Republicans have failed to offer realistic policies to help underwater homeowners and stimulate the housing market
It takes poker-champion nerves to ride into the country's foreclosure capital, bask in the bright lights for a day, then skip town without tossing so much as a $5 chip toward the housing crisis that is keeping the economic recovery tied up in the desert. But that's what seven Republican presidential candidates did in a televised debate from Nevada this week, dodging questions about falling home values and repeating long-discredited whoppers about how economic growth alone--or squashing government-backed mortgage lenders--can heal the housing market.
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Rep. Michele Bachmann seemed to speak for the group when, asked about helping Nevada residents keep their homes, she wandered through motherhood, foreclosure, and job loss before wrapping up with a vague promise: "I will not fail you on this issue," she said. "I will turn this country around. We will turn the economy around. We will create jobs. That's how you hold on to your house." Others chose to discuss the Troubled Asset Relief Program. No one on stage offered anything better--or more specific.
Reverting to platitudes might seem a gutsy gamble in a state that has led the nation in foreclosures for 56 months, but it's nothing new for a GOP field that has essentially avoided the most pressing economic issue in America today.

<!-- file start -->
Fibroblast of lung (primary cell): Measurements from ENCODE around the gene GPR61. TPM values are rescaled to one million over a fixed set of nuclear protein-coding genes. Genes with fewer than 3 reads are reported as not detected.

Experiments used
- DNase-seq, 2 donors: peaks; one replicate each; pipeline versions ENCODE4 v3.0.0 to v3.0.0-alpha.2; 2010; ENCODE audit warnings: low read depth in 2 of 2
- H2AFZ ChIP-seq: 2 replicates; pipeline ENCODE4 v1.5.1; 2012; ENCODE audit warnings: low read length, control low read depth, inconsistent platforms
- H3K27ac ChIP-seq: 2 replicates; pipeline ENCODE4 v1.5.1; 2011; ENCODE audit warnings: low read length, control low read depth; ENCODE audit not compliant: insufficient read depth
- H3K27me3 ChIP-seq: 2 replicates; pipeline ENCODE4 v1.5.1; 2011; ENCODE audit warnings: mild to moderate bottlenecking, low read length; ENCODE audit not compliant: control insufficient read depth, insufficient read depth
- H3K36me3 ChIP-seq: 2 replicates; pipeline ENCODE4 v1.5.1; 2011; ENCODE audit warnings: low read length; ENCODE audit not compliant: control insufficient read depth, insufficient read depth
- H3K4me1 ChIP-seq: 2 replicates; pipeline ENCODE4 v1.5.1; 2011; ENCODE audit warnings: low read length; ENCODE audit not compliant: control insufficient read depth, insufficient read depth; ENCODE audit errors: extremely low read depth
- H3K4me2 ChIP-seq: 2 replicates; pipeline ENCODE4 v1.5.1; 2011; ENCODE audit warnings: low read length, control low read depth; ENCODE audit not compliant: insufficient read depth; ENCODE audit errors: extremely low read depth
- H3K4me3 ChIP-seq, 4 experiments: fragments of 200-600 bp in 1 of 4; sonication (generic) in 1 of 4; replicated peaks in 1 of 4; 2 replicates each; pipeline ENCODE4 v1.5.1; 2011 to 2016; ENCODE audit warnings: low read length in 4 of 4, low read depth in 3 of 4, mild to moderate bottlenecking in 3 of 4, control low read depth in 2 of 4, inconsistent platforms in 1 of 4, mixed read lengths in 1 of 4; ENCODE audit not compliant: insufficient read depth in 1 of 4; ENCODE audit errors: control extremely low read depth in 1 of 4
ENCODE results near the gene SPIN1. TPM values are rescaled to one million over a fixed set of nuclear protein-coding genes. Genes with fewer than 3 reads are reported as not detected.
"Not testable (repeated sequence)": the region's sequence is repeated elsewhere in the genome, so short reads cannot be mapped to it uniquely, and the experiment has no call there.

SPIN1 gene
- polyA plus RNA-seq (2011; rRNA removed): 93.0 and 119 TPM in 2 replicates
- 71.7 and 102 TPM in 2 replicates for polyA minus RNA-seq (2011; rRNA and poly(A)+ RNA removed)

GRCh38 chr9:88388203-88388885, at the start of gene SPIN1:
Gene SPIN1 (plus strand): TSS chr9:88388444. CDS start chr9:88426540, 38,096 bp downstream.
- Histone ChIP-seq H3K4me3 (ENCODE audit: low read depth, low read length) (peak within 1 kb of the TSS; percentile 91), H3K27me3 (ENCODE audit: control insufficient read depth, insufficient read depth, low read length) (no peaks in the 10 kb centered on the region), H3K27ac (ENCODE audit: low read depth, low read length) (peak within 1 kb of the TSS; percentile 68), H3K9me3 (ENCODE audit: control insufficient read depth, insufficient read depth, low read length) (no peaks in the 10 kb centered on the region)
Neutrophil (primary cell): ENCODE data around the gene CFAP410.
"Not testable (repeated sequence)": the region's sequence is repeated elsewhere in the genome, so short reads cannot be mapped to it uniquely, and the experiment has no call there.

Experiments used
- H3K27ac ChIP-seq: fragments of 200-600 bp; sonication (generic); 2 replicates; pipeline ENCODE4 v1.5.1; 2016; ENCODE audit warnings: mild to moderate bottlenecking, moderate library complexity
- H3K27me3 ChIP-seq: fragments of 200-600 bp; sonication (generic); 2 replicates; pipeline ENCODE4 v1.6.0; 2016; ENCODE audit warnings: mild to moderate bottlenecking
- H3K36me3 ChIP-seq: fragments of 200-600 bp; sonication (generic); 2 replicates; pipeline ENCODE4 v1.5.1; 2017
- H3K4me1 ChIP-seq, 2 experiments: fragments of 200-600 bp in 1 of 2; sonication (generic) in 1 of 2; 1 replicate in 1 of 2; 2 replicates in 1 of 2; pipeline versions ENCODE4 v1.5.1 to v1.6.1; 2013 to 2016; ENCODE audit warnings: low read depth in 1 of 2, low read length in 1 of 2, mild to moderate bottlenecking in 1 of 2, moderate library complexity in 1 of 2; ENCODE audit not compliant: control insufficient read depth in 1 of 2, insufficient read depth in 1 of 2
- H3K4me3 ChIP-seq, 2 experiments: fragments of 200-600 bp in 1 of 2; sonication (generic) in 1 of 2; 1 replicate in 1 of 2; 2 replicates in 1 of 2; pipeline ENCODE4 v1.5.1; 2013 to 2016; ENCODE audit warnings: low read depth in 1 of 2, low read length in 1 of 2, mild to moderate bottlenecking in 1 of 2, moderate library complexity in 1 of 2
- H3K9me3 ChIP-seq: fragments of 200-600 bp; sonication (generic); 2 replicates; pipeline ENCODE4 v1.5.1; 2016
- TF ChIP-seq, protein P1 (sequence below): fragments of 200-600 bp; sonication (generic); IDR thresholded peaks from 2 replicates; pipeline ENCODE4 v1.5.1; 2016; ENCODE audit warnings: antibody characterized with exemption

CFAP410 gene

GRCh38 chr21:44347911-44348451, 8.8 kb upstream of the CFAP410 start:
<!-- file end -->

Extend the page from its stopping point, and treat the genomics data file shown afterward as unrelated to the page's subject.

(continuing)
More and more research suggests that the U.S. economy won't grow at a good clip until home prices break their free fall and start creeping up again. "The enormous gap between current home prices and those that seemed plausible when mortgage contracts were written is at the root" of the economy's woes, reported economists from Barclays Capital this week. "Until the pipeline of foreclosures and distressed sales is resolved, a protracted period of cyclical weakness is indeed in store." A study published earlier this year by the Federal Reserve Bank of San Francisco found that after the Great Recession, employment growth has returned much more slowly in counties where homeowners piled up debt during the housing bubble, compared with counties where debt levels remained relatively low.